We can turn quicker, because we’re a smaller institution. And then the summer show, which is the Members, and some juror that will choose for Hall Works, then the Legends, and we’re getting ready to get the nomination forms out for that. And then the last show of the year will be called Moving Pictures, and it’s co-curated by John Pomara and Dean Terry up at the University of Texas at Dallas.

Artists who are using technology, but the work is more about painting than it is about photography. So using technology to produce —

JR: Of course, that school, since —

Joan: Painting-aligned work

JR: Since Jerry Hunt was a teacher there, has been always been thick with technology.

Joan: So the idea is that we would always focus on Texas. But that we would get to a place where we could also incorporate a national or an international artist within each group exhibition.

This is a way of showing the world that this work is as good as what is being done globally. And I travel a lot — in my opinion it is, and I travel a lot.

JR: Wouldn’t hurt your publicity, either.

Somebody called Joel — I work one day a week at Joel Cooner Gallery. They called him and asked his opinion of “starting a gallery to sell unknown artists,” and Joel just thought that was ridiculous. And of course it is financially ridiculous, but to sell known artists, you can make some money at. And if you show national artists.

Joan: But I’m not saying no. I’m saying it’s still gotta be something we can afford to do.

So it’s got to be some emerging artist that’s going to fit in with our theme that’s doing something that relates to what we’re doing and has something new to say, from someplace else that we wouldn’t see it.

It’s one thing to look within yourself — within the state, but you have to look outside your self and see, oh, how do you stack up.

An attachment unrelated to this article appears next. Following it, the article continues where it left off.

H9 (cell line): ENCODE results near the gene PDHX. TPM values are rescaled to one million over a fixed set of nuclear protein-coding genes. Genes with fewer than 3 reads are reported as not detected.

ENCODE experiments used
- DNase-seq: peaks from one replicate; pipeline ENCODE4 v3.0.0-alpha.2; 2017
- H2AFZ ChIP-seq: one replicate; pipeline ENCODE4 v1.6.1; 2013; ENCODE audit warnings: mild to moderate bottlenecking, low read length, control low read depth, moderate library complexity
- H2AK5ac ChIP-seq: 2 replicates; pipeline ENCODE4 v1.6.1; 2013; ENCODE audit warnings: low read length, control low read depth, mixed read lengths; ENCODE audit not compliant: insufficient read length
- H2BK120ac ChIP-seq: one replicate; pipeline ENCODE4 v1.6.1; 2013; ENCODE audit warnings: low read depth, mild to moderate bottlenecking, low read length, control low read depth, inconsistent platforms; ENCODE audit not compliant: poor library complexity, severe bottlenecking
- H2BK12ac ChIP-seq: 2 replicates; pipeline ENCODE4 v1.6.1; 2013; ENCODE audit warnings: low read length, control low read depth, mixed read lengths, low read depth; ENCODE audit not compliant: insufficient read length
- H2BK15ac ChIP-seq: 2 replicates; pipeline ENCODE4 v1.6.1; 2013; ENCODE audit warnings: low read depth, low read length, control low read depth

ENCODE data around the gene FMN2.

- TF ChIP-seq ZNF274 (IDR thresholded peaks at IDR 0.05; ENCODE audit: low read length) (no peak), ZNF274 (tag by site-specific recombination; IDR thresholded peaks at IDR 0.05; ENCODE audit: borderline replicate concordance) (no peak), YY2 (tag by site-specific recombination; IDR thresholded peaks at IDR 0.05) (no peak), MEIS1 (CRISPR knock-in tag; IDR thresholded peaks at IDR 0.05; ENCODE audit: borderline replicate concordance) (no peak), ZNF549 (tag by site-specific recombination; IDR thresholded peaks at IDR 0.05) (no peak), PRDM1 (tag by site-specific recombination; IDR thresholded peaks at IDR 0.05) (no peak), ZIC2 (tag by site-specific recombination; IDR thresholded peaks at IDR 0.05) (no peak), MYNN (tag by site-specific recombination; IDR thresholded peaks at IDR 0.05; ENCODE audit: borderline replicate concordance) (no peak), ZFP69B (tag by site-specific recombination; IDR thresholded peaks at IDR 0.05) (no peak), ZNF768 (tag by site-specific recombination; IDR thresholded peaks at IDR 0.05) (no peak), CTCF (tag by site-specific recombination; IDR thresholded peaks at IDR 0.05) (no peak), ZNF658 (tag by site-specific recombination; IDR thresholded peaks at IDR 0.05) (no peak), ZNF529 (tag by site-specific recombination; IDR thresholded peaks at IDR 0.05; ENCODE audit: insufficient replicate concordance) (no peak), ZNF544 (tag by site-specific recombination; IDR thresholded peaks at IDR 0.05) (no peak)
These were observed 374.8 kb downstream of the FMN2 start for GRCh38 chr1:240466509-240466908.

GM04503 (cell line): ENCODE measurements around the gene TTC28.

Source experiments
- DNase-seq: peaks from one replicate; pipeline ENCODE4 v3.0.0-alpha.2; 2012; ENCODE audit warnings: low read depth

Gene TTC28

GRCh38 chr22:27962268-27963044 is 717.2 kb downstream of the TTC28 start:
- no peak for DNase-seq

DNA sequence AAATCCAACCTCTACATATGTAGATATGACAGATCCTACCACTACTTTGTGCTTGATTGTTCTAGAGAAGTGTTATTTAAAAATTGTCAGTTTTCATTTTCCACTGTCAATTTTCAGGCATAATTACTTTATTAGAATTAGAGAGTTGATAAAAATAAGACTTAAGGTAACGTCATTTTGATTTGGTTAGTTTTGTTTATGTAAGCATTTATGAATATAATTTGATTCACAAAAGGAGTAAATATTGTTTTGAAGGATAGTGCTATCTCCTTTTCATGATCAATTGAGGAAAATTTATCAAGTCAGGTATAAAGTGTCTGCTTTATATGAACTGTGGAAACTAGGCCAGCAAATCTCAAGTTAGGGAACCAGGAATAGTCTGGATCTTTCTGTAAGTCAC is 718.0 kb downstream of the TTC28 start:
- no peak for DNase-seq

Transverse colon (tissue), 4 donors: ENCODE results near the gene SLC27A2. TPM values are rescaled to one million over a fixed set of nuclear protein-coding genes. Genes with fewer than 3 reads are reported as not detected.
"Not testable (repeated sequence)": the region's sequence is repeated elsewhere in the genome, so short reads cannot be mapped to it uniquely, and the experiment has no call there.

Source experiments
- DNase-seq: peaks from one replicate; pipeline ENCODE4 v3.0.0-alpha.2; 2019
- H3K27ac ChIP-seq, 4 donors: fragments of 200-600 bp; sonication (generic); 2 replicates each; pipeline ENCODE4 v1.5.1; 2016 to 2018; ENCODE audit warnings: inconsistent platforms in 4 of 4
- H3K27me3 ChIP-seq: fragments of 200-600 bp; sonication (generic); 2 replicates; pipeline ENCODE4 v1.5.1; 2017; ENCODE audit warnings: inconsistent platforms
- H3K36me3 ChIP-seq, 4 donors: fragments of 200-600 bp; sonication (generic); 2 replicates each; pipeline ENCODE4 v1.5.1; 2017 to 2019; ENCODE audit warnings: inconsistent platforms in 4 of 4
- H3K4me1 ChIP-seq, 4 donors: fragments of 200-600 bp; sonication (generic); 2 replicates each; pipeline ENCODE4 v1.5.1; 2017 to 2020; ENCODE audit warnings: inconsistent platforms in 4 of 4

JR: Uh-huh.

Joan: And so we see a little bit of that when these artists come from, well — the parameters they come from are “lived, worked, schooled or born, here. Now, when they don’t travel elsewhere, and they still are a Texas artist, based on that, then we get to see the influence of the national exposure.

JR: Hmm.

Joan: But also bringing in other artists that have international exposure, and how do our artists look next to those? And what’s their mentality, creatively.

So to get to that place, and then what we’re doing, as I told you, is surveying what’s our potential for finding our own home.

Because I really believe that’s the part of why we’re not seen as — why we don’t have our own identity. Because we’re nested in Meadows Community that has been very lovely for us, but it’s also not given us our own, singular self.

JR: One of the things — one of the ways — one of the techniques The MAC uses is these shows where they’ll show a name Dallas artist — usually someone who’s left here — like John Alexander or all those guys — at the same time as a major gallery is showing their work, so the major gallery can bring people in and back and forth, and so they can sell work and help support The MAC.

It seems — I can see why they do it, but it angers me when that happens over and over again. But one of the nice offshoots of all that is great publicity.

And you have several times mentioned — at least one time today — “The best center that nobody knows about.” And I think it’s probably not a good idea to repeat that very often, because then you start thinking that way.